Ontario Passes Regulations to Protect Pollinators

By Kristina Jackson on imidacloprid in Canada [use has been proven to kill bees, butterflies, earthworms and a variety of other insects] – Originally Published June 19, 2015

This month Ontario passed the first North American regulations on neonicotinoid pesticides that are tied to pollinator loss. “Neonics”, as they are often called, are a synthetic pesticide first created in the 1980’s and quickly expanded to become the most common pesticide used on crops worldwide. Neonics mimic naturally occurring insect repellants found in nicotine but the frequency and intensity of current use has been proven to kill bees, butterflies, earthworms and a variety of other insects.

Find out more about our work to protect nature and issues like imidacloprid in Canada

In December 2013 the European Union put a ban on the sale of the same three neonic pesticides now regulated by Ontario (clothianidin, imidacloprid and thiametoxam). Much has been discussed in North America as the precipitous decline of monarch butterfly populations and honey bees have been linked to neonic use but until now no governmental agency in North America had taken decisive action.

Sierra Club Canada takes action & Ontario passes regulations on imidacloprid Canada. Neonic pesticides clothianidin/thiametoxam kill bees and butterflies, pictured.According to Ontario government, “In Ontario, there is widespread use of neonicotinoid-coated seeds, in some cases, without evidence of pest problems. Close to 100 per cent of corn seed and 60 per cent of soybean seed sold in the province are treated with neonicotinoid insecticides.” Most troubling about neonics are their persistence (taking a long time to break down into non-toxic components) and the fact they are water soluble leading to them being carried by rain and water off the fields into natural areas and waterways.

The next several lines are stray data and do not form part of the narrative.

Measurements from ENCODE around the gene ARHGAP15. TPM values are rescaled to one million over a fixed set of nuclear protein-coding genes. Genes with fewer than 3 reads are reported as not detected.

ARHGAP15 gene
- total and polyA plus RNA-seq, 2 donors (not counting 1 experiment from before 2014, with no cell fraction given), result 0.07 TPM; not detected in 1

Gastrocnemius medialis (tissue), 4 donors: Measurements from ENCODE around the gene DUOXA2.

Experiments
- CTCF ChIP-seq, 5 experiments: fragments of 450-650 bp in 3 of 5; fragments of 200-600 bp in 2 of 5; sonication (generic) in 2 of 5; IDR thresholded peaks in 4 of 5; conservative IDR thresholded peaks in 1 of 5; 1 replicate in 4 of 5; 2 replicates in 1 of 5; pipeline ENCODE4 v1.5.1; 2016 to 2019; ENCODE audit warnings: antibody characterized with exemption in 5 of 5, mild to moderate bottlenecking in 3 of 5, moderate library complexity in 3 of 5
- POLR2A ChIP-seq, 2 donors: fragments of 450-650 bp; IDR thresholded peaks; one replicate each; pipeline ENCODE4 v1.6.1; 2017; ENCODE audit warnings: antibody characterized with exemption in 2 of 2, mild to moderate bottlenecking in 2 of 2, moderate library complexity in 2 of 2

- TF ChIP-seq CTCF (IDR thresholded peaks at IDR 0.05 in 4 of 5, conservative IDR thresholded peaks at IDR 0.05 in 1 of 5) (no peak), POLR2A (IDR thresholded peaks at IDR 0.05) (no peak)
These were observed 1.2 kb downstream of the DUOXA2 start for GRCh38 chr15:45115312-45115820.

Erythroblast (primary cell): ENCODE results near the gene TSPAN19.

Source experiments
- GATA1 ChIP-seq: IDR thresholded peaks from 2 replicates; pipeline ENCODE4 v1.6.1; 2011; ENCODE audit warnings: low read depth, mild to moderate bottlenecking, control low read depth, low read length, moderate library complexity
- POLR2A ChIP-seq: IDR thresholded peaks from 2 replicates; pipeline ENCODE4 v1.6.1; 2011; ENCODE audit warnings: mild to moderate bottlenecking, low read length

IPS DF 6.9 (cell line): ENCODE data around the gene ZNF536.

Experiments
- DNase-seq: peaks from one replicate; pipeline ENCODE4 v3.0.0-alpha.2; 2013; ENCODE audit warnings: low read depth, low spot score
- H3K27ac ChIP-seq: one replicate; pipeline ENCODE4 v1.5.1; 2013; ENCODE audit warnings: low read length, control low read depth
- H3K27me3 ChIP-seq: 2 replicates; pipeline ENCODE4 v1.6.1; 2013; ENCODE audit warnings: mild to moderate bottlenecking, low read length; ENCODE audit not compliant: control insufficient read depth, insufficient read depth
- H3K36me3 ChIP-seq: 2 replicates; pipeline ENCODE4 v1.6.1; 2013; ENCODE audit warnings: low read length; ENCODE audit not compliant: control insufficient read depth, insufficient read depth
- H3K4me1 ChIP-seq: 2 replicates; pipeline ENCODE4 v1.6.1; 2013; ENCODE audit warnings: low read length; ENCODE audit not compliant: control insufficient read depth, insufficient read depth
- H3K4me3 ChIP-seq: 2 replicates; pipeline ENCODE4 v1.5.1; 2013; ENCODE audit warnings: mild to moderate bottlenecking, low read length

Controlled studies show bees exposed to small amounts of neonicotinoids become disoriented and cannot feed themselves. Bees exposed to larger amounts will die within 48 hours, unfortunately they often have time to return to their hive with small amounts of pesticide on their body potentially infecting other individuals. Runoff containing neonics is found in wetlands and waterways and may be decreasing populations of aquatic insects an important source of food for many birds. More detail on the environmental effects of neonics can be found in this CBC Quirks & Quarks blog.

The Ontario regulations going into effect July 1, 2015 are intended to decrease use in the Province by 80% by 2017. The regulations require training in order to purchase the pesticide or treated seeds. Training farmers in integrated pest management is intended help to protect pollinators and focus pesticide application to where and when it is truly needed. The regulation also establishes methods that farmers can use to assess whether pest problems require the use of neonicotinoid-treated seeds, sets out requirements for the sale and use of neonicotinoid-treated seeds and tracks the sale of the seeds.

An Ontario produced backgrounder on the issues and new regulation.

[Re published as a flash-back to the past]